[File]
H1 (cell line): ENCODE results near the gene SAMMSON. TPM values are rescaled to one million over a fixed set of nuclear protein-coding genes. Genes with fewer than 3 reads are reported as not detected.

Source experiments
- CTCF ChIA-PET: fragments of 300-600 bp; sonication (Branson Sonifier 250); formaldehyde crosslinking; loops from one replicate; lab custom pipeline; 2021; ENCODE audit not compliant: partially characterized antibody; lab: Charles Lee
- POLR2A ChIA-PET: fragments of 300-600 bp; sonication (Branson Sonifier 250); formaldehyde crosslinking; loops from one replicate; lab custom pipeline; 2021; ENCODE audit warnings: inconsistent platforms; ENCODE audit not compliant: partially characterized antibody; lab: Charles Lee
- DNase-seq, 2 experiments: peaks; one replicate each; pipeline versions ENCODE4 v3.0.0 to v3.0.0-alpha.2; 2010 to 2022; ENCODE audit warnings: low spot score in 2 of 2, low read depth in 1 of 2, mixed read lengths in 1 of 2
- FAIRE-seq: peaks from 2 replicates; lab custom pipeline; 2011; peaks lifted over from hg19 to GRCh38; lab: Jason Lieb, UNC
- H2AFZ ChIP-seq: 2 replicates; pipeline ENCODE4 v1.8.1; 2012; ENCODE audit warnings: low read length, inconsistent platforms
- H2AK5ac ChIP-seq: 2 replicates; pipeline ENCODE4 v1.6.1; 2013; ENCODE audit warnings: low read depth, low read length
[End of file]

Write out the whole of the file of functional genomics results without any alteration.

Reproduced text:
H1 (cell line): ENCODE results near the gene SAMMSON. TPM values are rescaled to one million over a fixed set of nuclear protein-coding genes. Genes with fewer than 3 reads are reported as not detected.

Source experiments
- CTCF ChIA-PET: fragments of 300-600 bp; sonication (Branson Sonifier 250); formaldehyde crosslinking; loops from one replicate; lab custom pipeline; 2021; ENCODE audit not compliant: partially characterized antibody; lab: Charles Lee
- POLR2A ChIA-PET: fragments of 300-600 bp; sonication (Branson Sonifier 250); formaldehyde crosslinking; loops from one replicate; lab custom pipeline; 2021; ENCODE audit warnings: inconsistent platforms; ENCODE audit not compliant: partially characterized antibody; lab: Charles Lee
- DNase-seq, 2 experiments: peaks; one replicate each; pipeline versions ENCODE4 v3.0.0 to v3.0.0-alpha.2; 2010 to 2022; ENCODE audit warnings: low spot score in 2 of 2, low read depth in 1 of 2, mixed read lengths in 1 of 2
- FAIRE-seq: peaks from 2 replicates; lab custom pipeline; 2011; peaks lifted over from hg19 to GRCh38; lab: Jason Lieb, UNC
- H2AFZ ChIP-seq: 2 replicates; pipeline ENCODE4 v1.8.1; 2012; ENCODE audit warnings: low read length, inconsistent platforms
- H2AK5ac ChIP-seq: 2 replicates; pipeline ENCODE4 v1.6.1; 2013; ENCODE audit warnings: low read depth, low read length